2015 年 71 巻 2 号 p. I_1543-I_1548
The storm surge due to the December 2014 Nemuro cyclone was hindcast using the Delft-3D/SWAN combined hydrodynamic and wave model with Japan Meteorological Agency (JMA) Mesoscale Model (MSM) reanalysis data as the surface boundary condition. Wind and pressure fields near Nemuro from the JMA MSM reanalysis data set agree with data from AMEDAS weather stations in eastern Hokkaido. The storm surge model result matches published measurements of water level and inundation extent in the town. Via application of the BOSZ Boussinesq-type wave model, the excitation of infragravity motions nearshore by this storm were found to be insignificant, but wave runup does cause an increase in the extent of inundation compared to that due to the still water storm tide hindcast by the Delft-3D/SWAN model.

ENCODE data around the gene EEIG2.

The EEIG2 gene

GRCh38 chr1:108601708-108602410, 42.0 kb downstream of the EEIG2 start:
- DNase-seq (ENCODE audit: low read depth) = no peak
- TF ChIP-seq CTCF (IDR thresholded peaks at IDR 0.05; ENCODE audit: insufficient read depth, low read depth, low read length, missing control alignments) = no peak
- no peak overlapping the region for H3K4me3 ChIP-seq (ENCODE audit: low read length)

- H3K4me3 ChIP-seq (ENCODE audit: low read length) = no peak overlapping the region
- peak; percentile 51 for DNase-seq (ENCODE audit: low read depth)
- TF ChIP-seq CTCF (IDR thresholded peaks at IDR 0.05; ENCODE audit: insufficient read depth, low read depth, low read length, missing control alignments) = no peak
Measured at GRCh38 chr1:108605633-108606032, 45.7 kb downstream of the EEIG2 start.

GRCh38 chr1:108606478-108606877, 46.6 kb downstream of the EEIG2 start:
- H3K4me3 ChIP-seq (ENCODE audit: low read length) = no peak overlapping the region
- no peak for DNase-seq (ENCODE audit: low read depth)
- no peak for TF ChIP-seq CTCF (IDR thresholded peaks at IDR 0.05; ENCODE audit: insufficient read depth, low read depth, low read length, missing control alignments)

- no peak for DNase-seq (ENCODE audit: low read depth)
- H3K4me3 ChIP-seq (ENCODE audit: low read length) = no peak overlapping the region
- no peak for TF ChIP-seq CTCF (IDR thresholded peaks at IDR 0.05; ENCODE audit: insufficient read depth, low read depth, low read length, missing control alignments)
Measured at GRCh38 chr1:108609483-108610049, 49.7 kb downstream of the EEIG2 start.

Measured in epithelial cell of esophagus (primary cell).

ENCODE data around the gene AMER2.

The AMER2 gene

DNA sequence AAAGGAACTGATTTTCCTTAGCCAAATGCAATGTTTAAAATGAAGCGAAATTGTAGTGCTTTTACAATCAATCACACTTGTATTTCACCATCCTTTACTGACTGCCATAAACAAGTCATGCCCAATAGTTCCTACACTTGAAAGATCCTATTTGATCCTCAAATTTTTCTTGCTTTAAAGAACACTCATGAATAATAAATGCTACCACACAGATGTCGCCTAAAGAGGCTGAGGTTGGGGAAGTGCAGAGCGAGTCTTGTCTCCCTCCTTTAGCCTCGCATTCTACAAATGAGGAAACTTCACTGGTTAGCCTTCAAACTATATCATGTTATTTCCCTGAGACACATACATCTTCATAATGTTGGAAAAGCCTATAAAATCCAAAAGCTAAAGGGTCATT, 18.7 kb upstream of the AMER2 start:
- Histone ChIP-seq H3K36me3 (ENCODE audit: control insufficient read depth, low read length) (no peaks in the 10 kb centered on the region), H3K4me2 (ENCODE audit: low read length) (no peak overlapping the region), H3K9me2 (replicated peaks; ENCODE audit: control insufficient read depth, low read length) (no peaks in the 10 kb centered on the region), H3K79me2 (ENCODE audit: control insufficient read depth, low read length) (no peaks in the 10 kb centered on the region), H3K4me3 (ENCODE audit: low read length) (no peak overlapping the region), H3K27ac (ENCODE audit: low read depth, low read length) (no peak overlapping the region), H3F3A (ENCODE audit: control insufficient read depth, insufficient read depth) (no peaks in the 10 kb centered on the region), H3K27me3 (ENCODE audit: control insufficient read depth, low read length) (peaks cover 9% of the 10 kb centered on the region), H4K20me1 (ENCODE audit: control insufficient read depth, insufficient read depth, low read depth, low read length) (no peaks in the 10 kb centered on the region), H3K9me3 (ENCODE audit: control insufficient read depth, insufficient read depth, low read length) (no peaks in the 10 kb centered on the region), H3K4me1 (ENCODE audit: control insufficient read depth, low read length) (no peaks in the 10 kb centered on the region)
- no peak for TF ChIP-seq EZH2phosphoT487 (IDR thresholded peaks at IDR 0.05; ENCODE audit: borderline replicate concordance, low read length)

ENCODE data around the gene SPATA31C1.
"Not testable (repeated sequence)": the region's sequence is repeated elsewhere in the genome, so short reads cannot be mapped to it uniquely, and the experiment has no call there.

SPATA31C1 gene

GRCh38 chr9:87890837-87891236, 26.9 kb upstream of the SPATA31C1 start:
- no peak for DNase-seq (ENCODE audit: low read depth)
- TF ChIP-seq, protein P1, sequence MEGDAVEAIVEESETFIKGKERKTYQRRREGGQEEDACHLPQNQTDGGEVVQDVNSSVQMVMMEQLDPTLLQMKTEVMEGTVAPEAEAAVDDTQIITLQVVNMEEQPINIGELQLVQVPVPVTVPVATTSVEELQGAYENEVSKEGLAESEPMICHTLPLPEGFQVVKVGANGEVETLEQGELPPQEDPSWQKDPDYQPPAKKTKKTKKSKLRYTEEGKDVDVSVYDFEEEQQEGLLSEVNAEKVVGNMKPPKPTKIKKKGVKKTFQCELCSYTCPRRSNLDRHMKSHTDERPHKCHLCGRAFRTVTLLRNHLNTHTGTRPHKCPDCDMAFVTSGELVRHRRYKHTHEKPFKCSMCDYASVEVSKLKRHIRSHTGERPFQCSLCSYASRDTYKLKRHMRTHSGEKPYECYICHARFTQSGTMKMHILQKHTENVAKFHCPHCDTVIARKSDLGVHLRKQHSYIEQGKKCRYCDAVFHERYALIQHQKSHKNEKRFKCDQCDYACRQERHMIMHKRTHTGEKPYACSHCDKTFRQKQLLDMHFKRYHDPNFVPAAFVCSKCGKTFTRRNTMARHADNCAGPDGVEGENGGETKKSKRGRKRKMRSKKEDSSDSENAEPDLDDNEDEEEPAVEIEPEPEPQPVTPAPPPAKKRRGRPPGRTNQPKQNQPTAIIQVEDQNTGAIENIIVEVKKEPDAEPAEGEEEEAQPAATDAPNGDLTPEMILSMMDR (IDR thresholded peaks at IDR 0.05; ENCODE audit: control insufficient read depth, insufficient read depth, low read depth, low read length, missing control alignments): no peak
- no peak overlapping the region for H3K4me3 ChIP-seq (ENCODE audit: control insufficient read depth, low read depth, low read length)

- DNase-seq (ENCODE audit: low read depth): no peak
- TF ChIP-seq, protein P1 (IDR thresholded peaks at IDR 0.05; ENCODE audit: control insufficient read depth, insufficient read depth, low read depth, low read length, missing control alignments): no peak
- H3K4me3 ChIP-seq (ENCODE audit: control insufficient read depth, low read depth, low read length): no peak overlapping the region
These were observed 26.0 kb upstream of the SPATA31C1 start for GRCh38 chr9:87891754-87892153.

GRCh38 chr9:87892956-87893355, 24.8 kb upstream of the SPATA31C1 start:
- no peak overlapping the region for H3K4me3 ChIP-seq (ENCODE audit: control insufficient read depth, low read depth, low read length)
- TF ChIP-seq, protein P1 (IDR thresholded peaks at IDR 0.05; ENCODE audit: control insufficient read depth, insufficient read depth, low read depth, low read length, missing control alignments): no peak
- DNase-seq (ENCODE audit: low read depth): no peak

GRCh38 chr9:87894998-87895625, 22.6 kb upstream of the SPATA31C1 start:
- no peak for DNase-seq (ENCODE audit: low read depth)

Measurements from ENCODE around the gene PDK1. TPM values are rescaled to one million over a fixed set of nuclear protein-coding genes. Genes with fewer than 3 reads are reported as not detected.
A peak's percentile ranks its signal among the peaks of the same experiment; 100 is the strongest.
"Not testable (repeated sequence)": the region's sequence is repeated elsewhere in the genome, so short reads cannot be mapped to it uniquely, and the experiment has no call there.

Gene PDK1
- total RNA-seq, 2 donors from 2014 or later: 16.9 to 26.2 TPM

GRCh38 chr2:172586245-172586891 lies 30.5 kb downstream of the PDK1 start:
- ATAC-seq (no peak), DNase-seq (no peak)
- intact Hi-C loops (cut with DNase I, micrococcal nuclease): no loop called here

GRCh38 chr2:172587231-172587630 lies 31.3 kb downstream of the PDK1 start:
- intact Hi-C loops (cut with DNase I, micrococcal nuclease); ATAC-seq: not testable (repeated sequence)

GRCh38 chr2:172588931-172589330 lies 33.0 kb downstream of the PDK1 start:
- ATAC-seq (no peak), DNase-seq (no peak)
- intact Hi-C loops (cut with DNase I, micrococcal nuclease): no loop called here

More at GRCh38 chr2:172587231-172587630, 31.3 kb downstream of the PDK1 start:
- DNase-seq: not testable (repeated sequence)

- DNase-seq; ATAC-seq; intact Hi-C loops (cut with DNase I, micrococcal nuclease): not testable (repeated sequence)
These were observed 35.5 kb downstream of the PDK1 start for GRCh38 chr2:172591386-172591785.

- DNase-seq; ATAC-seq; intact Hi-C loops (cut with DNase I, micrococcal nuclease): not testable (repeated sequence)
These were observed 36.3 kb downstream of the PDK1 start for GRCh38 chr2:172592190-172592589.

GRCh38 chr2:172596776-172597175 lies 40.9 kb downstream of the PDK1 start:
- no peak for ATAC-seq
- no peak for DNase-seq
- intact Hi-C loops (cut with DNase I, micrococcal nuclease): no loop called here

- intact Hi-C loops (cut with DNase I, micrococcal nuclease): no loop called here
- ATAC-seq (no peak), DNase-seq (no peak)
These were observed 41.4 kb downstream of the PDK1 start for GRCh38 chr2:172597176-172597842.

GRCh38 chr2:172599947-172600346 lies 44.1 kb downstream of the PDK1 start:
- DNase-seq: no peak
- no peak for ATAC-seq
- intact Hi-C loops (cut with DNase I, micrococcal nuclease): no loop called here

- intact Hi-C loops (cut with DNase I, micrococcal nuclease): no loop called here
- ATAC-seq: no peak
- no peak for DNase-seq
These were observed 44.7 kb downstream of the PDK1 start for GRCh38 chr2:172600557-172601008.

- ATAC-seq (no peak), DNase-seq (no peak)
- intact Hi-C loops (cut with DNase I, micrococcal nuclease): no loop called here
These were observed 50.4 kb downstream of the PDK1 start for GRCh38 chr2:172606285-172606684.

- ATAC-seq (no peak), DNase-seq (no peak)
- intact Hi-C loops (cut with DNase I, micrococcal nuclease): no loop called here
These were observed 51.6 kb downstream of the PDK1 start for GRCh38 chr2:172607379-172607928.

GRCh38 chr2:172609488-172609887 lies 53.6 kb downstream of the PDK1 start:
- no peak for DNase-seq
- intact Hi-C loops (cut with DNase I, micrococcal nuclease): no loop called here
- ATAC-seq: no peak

To evaluate the possible effects of climate change, a hypothetical storm with 150% the intensity of the 2014 cyclone was also simulated. Though the concrete armor units protecting the town's infrastructure are strong enough to escape damage from the hypothetical storm's waves, they are not high enough to prevent waves from riding atop the storm surge into low-lying areas of the town proper and the harbor. These waves are large enough to wreck residential buildings and pose a threat to life as well as property. Coastal hazards at locations in the midlatitudes, such as Nemuro, need to be reassessed accounting for the predicted effects of climate change, and adaptation strategies formulated based on local conditions.